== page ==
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Ioannis Moustakis for Spacelift

Posted on • Originally published at spacelift.io

Ansible Tutorial for Beginners: Playbook & Examples

Ansible is one of the most used tools for managing cloud and on-premises infrastructure. If you are looking for a flexible and powerful tool to automate your infrastructure management and configuration tasks Ansible is the way to go.

In this introductory guide, you will learn everything you need to get started with Ansible and start building robust automation solutions.

What is Ansible?

Ansible is a software tool that enables cross-platform automation and orchestration at scale and has become over the years the standard choice among enterprise automation solutions.

It’s mostly addressed to IT operators, administrators & decision-makers helping them to achieve operational excellence across their entire infrastructure ecosystem.

Backed by RedHat and a loyal open source community, it is considered an excellent option for configuration management, infrastructure provisioning, and application deployment use cases.

Its automation opportunities are endless across hybrid clouds, on-prem infrastructure, and IoT and it’s an engine that can greatly improve the efficiency and consistency of your IT environments.

Ready to automate everything? Let’s go!

How does Ansible work?

Ansible uses the concepts of control and managed nodes. It connects from the control node, any machine with Ansible installed, to the managed nodes sending commands and instructions to them.

The units of code that Ansible executes on the managed nodes are called modules. Each module is invoked by a task, and an ordered list of tasks together forms a playbook. Users write playbooks with tasks and modules to define the desired state of the system.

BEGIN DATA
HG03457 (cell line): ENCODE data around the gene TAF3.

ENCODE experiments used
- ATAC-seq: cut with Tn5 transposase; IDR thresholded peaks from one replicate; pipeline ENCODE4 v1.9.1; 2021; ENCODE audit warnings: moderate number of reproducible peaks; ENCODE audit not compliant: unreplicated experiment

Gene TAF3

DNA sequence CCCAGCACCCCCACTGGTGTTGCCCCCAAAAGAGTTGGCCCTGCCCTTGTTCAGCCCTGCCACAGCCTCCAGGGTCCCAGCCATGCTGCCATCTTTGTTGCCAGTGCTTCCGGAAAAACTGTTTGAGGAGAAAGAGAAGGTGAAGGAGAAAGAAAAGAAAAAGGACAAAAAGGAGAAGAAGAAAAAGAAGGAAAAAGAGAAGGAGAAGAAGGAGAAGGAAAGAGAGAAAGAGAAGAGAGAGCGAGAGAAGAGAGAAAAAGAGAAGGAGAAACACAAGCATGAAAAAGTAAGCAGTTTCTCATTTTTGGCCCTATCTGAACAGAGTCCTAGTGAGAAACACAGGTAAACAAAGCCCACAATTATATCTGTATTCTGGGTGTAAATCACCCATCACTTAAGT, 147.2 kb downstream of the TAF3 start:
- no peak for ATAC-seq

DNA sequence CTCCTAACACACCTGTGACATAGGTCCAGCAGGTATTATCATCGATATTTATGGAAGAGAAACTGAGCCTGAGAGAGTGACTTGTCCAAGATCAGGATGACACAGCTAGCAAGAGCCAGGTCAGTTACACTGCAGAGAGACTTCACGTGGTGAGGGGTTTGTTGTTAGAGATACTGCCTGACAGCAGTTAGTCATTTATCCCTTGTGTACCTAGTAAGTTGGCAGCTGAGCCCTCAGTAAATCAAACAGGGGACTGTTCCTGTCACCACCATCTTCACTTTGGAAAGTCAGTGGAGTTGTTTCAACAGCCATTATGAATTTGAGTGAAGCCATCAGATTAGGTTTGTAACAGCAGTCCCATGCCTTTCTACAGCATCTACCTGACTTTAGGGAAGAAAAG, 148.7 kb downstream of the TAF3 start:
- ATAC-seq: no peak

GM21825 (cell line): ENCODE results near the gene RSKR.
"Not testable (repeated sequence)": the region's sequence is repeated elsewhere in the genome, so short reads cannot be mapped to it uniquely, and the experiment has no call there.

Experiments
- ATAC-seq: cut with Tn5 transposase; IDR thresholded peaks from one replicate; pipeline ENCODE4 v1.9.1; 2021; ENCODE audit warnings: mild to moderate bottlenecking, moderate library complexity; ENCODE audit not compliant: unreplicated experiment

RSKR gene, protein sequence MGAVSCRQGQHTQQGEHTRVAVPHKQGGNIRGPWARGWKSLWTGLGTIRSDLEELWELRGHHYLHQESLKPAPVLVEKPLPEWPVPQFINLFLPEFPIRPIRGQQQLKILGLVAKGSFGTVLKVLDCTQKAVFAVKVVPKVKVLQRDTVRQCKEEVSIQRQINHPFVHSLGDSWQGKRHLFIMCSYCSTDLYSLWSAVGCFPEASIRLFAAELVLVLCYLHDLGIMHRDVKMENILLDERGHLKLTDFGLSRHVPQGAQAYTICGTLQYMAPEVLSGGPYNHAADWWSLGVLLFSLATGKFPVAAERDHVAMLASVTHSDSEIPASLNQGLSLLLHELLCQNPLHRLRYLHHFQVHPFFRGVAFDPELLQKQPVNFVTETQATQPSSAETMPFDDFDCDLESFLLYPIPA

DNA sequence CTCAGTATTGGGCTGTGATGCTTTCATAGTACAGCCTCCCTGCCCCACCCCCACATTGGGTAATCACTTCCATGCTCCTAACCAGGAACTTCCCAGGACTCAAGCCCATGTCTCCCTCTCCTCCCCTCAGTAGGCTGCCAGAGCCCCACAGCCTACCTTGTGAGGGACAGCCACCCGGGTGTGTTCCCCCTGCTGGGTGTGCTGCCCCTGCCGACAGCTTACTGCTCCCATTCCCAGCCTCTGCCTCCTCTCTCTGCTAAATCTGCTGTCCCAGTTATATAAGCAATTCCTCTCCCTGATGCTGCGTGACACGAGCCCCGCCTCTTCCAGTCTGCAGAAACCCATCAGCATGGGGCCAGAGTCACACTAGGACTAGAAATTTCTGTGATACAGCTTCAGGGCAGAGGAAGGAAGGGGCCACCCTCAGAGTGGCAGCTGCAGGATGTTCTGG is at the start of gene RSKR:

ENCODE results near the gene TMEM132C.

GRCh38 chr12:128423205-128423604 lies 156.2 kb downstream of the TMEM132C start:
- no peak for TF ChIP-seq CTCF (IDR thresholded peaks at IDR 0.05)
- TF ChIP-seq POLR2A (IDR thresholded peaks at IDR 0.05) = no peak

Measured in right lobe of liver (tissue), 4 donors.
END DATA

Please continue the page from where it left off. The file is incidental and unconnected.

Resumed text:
The managed machines are represented in a simplistic inventory file that groups all the nodes into different categories.

Ansible leverages a very simple language, YAML, to define playbooks in a human-readable data format that is really easy to understand from day one.

Even more, Ansible doesn’t require the installation of any extra agents on the managed nodes so it’s simple to start using it.

Typically, the only thing a user needs is a terminal to execute Ansible commands and a text editor to define the configuration files.

Benefits of using Ansible

  • A free and open-source community project with a huge audience.
  • Battle-tested over many years as the preferred tool of IT wizards.
  • Easy to start and use from day one, without the need for any special coding skills.
  • Simple deployment workflow without any extra agents.
  • Includes some sophisticated features around modularity and reusability that come in handy as users become more proficient.
  • Extensive and comprehensive official documentation that is complemented by a plethora of online material produced by its community.
  • To sum up, Ansible is simple yet powerful, agentless, community-powered, predictable, and secure.

Basic Concepts & Terms

Host: A remote machine managed by Ansible.

Group: Several hosts grouped together that share a common attribute.

Inventory: A collection of all the hosts and groups that Ansible manages. Could be a static file in the simple cases or we can pull the inventory from remote sources, such as cloud providers.

Modules: Units of code that Ansible sends to the remote nodes for execution.

Tasks: Units of action that combine a module and its arguments along with some other parameters.

​​Playbooks: An ordered list of tasks along with its necessary parameters that define a recipe to configure a system.

Roles: Redistributable units of organization that allow users to share automation code easier.

YAML: A popular and simple data format that is very clean and understandable by humans.

How to install Ansible

To start using Ansible, you will need to install it on a control node, this could be your laptop for example. From this control node, Ansible will connect and manage other machines and orchestrate different tasks.

Installation Requirements

Your control node can be any machine with Python 3.8 or newer, but Windows is not supported.

For the managed nodes, Ansible needs to communicate with them over SSH and SFTP (this can also be switched to SCP via the ansible.cfg file) or WinRM for Windows hosts. The managed nodes also need Python 2 (version 2.6 or later) or Python (version 3.5 or later) and in the case of Windows nodes PowerShell 3.0 or later and at least .NET 4.0 installed.

The exact installation procedure depends on your machine and operating system but the most common way would be to use pip.

To install pip, in case it’s not already available on your system:

$ curl https://bootstrap.pypa.io/get-pip.py -o get-pip.py
$ python get-pip.py --user
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After pip is installed: